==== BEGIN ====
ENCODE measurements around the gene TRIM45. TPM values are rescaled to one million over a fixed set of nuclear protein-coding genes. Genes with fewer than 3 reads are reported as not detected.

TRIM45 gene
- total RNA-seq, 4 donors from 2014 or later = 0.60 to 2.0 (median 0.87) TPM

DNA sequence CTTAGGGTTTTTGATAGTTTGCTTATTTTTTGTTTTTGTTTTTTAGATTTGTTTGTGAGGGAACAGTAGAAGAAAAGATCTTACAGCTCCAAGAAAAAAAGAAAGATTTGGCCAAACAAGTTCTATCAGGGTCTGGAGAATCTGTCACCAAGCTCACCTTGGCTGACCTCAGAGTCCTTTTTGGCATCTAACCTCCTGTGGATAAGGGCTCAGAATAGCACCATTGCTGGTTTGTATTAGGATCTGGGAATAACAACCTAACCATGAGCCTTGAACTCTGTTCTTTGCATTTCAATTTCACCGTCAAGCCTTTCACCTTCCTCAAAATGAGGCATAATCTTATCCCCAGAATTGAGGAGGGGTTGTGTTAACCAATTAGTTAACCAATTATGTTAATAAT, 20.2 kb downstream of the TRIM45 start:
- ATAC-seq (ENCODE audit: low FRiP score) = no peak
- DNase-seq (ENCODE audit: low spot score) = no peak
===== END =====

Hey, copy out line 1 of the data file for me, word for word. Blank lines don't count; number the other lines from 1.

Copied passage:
ENCODE measurements around the gene TRIM45. TPM values are rescaled to one million over a fixed set of nuclear protein-coding genes. Genes with fewer than 3 reads are reported as not detected.